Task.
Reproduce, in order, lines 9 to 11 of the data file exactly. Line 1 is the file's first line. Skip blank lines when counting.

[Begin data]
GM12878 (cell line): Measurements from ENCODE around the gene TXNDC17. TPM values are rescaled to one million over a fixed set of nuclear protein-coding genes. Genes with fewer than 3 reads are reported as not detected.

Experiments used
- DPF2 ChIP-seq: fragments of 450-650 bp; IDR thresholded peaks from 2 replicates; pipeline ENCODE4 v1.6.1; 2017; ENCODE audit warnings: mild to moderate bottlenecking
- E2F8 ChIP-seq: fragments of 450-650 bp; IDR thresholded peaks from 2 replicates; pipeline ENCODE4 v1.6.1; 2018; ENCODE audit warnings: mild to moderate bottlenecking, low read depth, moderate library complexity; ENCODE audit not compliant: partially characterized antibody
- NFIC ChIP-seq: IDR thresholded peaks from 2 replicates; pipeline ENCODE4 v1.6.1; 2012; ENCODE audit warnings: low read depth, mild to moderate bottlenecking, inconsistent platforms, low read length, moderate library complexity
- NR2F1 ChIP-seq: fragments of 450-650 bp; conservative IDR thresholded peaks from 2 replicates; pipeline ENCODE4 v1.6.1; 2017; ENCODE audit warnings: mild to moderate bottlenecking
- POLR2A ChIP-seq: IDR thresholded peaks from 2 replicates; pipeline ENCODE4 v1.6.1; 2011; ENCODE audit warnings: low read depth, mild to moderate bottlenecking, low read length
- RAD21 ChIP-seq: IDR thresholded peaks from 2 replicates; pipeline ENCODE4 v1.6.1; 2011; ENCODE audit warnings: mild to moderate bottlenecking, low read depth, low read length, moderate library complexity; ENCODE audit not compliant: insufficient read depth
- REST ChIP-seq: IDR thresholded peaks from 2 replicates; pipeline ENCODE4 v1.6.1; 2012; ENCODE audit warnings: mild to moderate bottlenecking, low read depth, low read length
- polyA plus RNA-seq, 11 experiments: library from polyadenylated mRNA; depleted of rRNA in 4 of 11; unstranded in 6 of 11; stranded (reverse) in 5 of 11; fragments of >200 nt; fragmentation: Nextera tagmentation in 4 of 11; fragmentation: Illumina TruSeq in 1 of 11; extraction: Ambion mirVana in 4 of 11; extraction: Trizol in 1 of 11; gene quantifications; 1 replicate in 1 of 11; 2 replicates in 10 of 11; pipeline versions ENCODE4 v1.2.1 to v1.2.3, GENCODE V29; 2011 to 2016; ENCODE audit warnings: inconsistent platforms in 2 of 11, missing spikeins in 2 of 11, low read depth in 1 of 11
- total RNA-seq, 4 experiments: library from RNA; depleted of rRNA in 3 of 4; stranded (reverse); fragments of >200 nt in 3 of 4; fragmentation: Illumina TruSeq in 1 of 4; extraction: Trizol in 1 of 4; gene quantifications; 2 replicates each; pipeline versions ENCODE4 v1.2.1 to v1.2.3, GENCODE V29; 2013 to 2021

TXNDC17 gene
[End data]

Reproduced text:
- REST ChIP-seq: IDR thresholded peaks from 2 replicates; pipeline ENCODE4 v1.6.1; 2012; ENCODE audit warnings: mild to moderate bottlenecking, low read depth, low read length
- polyA plus RNA-seq, 11 experiments: library from polyadenylated mRNA; depleted of rRNA in 4 of 11; unstranded in 6 of 11; stranded (reverse) in 5 of 11; fragments of >200 nt; fragmentation: Nextera tagmentation in 4 of 11; fragmentation: Illumina TruSeq in 1 of 11; extraction: Ambion mirVana in 4 of 11; extraction: Trizol in 1 of 11; gene quantifications; 1 replicate in 1 of 11; 2 replicates in 10 of 11; pipeline versions ENCODE4 v1.2.1 to v1.2.3, GENCODE V29; 2011 to 2016; ENCODE audit warnings: inconsistent platforms in 2 of 11, missing spikeins in 2 of 11, low read depth in 1 of 11
- total RNA-seq, 4 experiments: library from RNA; depleted of rRNA in 3 of 4; stranded (reverse); fragments of >200 nt in 3 of 4; fragmentation: Illumina TruSeq in 1 of 4; extraction: Trizol in 1 of 4; gene quantifications; 2 replicates each; pipeline versions ENCODE4 v1.2.1 to v1.2.3, GENCODE V29; 2013 to 2021